Unmet Needs in NMOSD

Mitzi Williams, MD; Mirla Avila, MD; and Michael Levy, MD, PhD, highlight gaps in care in NMOSD therapy.

Michael Yeaman, PhD: With the approved therapies, effort to minimize relapses, and increased focus on treating and managing pain, what’s the area of greatest unmet therapeutic need in NMOSD [neuromyelitis optica spectrum disorder]? Mitzi, I’ll start with you.

Mitzi Williams, MD: Repair. My colleagues would definitely agree with this. Certainly, we have therapies that can stop the inflammation and relapses, but we desperately need a way to repair some of the damage that’s done if possible. We have a long way to go where this is concerned.

Michael Yeaman, PhD: Mirla, do you have other thoughts about this point?

Mirla Avila, MD: I couldn’t agree more with Mitzi. We need repair.

Michael Yeaman, PhD: Are you talking about regenerative medicine, remyelinating medicine, ways to restore optic nerve function and repair the spinal cord, and other approaches?

Mirla Avila, MD: That would be the perfect world. We’re a long way from it, but that’s a great area of need.

Michael Yeaman, PhD: Michael, do you want to comment on the need and progress with respect to reparative, regenerative medicine?

Michael Levy, MD, PhD: Now that we have 3 FDA-approved drugs, a lot of our patients believe they’re going to start to feel better, do better, and function better. But these medications aren’t designed for that. They’re designed to prevent the next attack, and all the healing is on the patient to recover. That’s a big burden on them that they often can’t fulfill. We need to do a better job of finding therapies that can repair and restore. For this purpose, we can look to colleagues in other fields, in traumatic spinal cord injury and in multiple sclerosis, where there are attempts to try to repair and recover, whether it’s with stem cell therapies or with treatments that encourage native remyelination. Those are areas that we can take advantage of in the NMO [neuromyelitis optica] patient population.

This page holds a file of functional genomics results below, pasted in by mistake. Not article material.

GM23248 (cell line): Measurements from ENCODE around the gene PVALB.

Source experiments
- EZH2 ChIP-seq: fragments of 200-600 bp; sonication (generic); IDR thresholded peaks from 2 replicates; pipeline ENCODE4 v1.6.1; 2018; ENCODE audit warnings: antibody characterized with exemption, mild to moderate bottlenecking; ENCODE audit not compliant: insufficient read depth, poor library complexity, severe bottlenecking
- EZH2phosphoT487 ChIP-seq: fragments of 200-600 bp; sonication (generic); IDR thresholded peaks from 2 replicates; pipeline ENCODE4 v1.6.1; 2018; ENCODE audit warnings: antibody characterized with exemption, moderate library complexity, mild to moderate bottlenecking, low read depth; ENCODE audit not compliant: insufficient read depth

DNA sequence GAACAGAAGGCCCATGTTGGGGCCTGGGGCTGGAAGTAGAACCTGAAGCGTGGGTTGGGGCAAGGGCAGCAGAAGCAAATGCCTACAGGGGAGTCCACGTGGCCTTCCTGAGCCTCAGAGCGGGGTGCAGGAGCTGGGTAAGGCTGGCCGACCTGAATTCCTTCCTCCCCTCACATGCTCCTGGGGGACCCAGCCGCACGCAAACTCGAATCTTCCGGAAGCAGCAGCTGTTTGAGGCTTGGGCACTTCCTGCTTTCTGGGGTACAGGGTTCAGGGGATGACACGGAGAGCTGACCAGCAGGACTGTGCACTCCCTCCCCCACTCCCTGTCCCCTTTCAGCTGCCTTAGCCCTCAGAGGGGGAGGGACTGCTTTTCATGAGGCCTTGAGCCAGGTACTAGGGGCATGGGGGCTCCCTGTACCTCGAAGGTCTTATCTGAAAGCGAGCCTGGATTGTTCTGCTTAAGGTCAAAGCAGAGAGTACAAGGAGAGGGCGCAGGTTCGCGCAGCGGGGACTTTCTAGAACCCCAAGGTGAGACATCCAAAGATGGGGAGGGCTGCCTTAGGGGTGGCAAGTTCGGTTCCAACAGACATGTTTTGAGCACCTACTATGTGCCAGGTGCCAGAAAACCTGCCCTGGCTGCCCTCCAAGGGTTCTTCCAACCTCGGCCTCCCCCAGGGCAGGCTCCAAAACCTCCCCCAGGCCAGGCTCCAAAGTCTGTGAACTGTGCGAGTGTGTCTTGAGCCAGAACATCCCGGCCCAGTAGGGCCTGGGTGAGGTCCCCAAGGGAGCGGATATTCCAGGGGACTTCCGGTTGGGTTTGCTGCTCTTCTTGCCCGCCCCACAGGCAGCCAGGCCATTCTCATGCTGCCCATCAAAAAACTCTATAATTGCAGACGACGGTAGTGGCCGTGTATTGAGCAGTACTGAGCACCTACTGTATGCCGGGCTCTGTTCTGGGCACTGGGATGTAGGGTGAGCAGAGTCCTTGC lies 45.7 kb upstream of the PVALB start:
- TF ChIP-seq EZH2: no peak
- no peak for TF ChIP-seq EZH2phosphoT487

Michael Yeaman, PhD: Thanks, Michael.

Transcript Edited for Clarity

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